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Warren Gerds/Critic at Large: Life in theater for Robert Boles of Sturgeon Bay, Part 3

Critic At Large

Co-artistic director, etc., of Third Avenue Playhouse

Robert Boles poses in the lobby of Third Avenue Playhouse during the time of directing “columbinus.” (Warren Gerds)

STURGEON BAY, Wis. (WFRV) – As it did for many, 9/11 affected Robert Boles and his escapades in professional theater.

“I was in New York. I lived in Upper Manhattan, but I lived right on the Hudson River, and I’d go to the river and look down and I could see the smoke billowing and all that.

“I lived through that time. Show business really shut down for a while. ‘The Spitfire Grill’ (of Wisconsinites Fred Alley and James Valcq) had just started performances four days before. All of Broadway and Off-Broadway small theater shut down for about four or five days before theater started up again. But as far as auditions and new work went, those disappeared– even the auditions that I didn’t want to go on. Everything just disappeared. There was hardly anything happening.

(The first two parts of this column are here:,

“I seriously said, ‘Well, I never finished my bachelor’s degree, and maybe now’s the time, make my mother happy and finish my college degree. I was saying no for so much (in auditions and more) that I thought, ‘Let me study something else. What else am in interested in? Maybe I’m just too shallow or whatever.’ But I really didn’t want to study acting. I’d done enough of that, taken acting classes all my life, and dance. What else?

“So I studied directing, playwrighting and philosophy and other courses that were purely academic and thought-provoking – world literature and all of that. So I delved into it for a couple of years, and I had the best time because suddenly I was thrust in a situation where I was working for myself and working to, yes, to get a good grade I suppose and all that, but it wasn’t like showbusiness where you’re just judged almost immediately when you walk in the door. I was being judged for my intellect, for what I was able to accomplish through these classes. A totally different thing. And being a student later on in life, too, when you’re not going because you feel you have to but you’re going because you want to and you want to learn.

“So I did this for a couple of years, got my bachelor’s degree. My graduation ceremony was in Madison Square Garden – enormous. I thought, ‘I like this, I want to continue doing this.’ So I decided I’d go to grad school.

Graduation day in Madison Square Garden.

“In the meantime, I’m telling my agent, ‘This is only temporary.’ He didn’t like me going to school because it took up my time. So I kept trying to keep him happy to audition here and there.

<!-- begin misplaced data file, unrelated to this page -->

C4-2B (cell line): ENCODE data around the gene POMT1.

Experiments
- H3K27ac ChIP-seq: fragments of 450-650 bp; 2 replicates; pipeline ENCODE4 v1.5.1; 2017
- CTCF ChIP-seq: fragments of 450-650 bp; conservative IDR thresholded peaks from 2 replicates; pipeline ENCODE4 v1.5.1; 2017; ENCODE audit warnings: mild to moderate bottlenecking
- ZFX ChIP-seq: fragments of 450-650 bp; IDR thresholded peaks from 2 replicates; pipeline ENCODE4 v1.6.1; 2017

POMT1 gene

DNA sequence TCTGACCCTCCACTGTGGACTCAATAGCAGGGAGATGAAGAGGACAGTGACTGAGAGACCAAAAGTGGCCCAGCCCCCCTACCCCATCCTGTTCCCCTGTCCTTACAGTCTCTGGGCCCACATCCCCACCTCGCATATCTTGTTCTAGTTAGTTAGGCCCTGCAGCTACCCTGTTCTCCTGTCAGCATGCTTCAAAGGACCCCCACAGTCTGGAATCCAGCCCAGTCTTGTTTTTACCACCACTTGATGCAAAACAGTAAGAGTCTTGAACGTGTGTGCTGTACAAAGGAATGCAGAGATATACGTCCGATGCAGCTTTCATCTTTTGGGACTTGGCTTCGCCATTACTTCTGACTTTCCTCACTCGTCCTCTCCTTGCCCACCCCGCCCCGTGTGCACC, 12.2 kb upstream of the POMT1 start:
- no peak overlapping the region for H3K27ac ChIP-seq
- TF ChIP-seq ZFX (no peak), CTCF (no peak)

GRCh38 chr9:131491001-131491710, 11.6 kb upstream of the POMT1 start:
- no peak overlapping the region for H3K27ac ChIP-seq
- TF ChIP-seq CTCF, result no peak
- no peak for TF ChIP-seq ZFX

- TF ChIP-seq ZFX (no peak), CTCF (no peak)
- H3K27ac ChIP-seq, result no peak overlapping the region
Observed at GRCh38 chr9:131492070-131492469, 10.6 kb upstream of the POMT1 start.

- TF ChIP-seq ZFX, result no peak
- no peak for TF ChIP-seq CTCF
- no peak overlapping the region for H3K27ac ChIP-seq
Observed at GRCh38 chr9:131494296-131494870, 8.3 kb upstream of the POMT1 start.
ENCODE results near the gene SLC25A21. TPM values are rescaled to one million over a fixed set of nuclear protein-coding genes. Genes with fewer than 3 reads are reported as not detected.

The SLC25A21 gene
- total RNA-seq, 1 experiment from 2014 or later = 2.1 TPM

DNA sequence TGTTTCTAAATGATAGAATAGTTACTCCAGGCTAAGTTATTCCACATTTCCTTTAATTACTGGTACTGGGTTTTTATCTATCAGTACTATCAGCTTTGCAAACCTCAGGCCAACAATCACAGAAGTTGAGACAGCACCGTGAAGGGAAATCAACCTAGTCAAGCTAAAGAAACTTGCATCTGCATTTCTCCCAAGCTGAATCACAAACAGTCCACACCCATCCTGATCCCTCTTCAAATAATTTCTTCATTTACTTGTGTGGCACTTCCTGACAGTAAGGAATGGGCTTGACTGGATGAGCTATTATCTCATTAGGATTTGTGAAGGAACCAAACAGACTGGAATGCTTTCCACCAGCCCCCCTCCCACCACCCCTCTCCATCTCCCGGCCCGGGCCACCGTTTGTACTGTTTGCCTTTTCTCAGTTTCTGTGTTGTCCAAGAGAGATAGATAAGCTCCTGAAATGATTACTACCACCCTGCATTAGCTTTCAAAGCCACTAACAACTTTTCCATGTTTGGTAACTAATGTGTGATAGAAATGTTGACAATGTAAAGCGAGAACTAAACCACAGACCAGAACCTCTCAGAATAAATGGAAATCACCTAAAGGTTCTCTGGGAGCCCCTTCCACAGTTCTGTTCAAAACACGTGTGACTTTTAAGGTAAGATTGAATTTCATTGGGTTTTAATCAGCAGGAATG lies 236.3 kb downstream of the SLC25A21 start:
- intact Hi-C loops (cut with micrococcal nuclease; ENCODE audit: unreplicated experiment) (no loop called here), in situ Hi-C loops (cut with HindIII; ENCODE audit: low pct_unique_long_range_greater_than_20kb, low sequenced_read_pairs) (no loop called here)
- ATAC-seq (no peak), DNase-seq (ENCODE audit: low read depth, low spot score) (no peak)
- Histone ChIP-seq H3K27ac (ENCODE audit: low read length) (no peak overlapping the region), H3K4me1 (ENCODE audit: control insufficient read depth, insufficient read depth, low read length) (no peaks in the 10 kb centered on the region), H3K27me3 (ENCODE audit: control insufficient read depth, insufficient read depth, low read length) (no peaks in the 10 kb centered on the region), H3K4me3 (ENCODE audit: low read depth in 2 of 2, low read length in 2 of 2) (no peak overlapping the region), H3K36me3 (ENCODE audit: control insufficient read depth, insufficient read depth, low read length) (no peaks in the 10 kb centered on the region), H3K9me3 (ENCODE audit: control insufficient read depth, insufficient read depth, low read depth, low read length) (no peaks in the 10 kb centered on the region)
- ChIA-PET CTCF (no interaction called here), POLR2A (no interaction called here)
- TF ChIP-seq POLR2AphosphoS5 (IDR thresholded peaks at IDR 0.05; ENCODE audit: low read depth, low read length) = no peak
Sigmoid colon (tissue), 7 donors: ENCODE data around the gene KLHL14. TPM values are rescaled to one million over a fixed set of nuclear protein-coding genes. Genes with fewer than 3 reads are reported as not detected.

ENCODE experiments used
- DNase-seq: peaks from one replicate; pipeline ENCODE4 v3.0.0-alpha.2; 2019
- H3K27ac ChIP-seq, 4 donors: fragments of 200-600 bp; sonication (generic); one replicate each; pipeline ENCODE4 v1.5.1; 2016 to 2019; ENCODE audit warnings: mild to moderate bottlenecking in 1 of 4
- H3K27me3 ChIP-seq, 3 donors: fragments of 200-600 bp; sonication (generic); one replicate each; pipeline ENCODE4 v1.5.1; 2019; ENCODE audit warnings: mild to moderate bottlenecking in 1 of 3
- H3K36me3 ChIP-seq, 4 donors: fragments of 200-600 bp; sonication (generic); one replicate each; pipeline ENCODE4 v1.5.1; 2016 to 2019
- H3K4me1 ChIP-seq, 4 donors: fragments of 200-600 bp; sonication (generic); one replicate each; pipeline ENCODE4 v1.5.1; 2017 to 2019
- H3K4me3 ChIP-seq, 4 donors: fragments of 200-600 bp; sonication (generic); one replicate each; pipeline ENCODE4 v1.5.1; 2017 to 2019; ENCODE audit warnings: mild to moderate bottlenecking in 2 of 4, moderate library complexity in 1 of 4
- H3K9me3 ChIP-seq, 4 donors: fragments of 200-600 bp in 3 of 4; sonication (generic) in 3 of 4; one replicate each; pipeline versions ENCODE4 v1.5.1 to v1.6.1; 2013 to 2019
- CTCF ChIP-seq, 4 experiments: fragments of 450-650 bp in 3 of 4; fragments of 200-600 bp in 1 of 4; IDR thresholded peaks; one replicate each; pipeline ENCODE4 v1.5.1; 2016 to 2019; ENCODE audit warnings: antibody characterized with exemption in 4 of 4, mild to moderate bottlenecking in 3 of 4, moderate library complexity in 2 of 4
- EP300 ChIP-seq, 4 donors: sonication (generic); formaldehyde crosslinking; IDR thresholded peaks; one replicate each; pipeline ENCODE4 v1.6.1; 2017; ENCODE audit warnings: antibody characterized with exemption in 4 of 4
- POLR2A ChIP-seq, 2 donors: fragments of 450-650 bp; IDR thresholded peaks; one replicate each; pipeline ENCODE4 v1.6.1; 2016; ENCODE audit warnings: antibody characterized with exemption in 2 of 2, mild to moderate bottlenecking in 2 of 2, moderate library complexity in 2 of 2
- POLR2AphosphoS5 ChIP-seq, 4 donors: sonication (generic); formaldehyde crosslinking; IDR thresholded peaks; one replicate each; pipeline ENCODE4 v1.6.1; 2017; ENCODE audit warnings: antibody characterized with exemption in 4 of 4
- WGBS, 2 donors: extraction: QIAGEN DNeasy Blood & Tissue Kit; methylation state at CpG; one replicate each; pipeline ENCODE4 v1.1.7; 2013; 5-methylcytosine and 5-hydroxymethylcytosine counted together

“I went to Sara Lawrence College to their graduate theater program, again studying playwrighting and directing, focusing on that and thinking, ‘Okay, I get a master’s, I can teach if I needed a job.’ But I had no real goals other than to finish and get the degree. Actually, I thought, ‘Well, I’ll just get a job at Barnes & Noble, sit at home and write plays the rest of my life that no one’s ever going to produce,’ or whatever. I didn’t know what was going to happen.

“I guess my main thing in going back to school was that I felt a great need to shake myself up, that I’d gotten too complacent, that I was running the show business treadmill for the longest time. And I was just exhausted. You know, you reach a point that I know a lot of actors do.

“I talked to (director) Michael Wright yesterday about this. He lasted 12 years in New York. After a while, he just couldn’t take the emphasis on me, me, me all of the time – which you have to do in show business. He found Wisconsin to be a much more welcoming and artistically nurturing place to be. I was in New York twice that long. I was very stubborn. I was going to see things through, and I just reached a point where I did not want to be rejected again. You go through a certain amount of rejection as just part of the job and most of the time you can sort of throw it off. But after a while, it does get to you.

“And then living in New York, which I love – I love that city – but that can be exhausting to live there. It’s expensive and just having to deal with New York on a day-by-day basis is one thing when you’re 20 years old, it’s another thing when you’re pushing 50. And so I wanted to shake myself up, and I did. I did shake myself up.

“Within a week after getting my master’s degree, I was called in for a job to create the theater department at the University of New Haven. When I went in for the interview for that job, I thought it was just for an adjunct, you know, teach a class. And they said, ‘Oh no, no, no, no, no. We want someone to direct the program.’ And I said, ‘You did look at my resume, right?’ And there’s nothing on my resume that would indicate that I have any experience teaching whatsoever. And they said, ‘Oh no, we want somebody with professional experience to do it.’

“This was a school that had a few theater classes. They had a theater minor, and they wanted to beef up the program to do this. So I said, ‘Oh, okay, you’re taking a chance on me, I’ll take a chance on you, so let’s see how it goes.’ And I as there for six years.

“In that time period, I wrote an entire theater major for the school that they’re still using today and got it accredited in less than 2½ years, which I had no idea but in academia to go from not having a major to having in an accredited major in an institution is like light speed. I didn’t have a clue about that, but I guess that’s what got me through it. I really didn’t know what I was doing other than I created a theater program that I thought I would want to go through and try to make it general enough to make it adaptable so that when other people came in they could change it and form it to what was actually needed at that time.”

Robert Boles dealt with academia and “endless faculty showdowns” and had to defend a question: Why is theater important?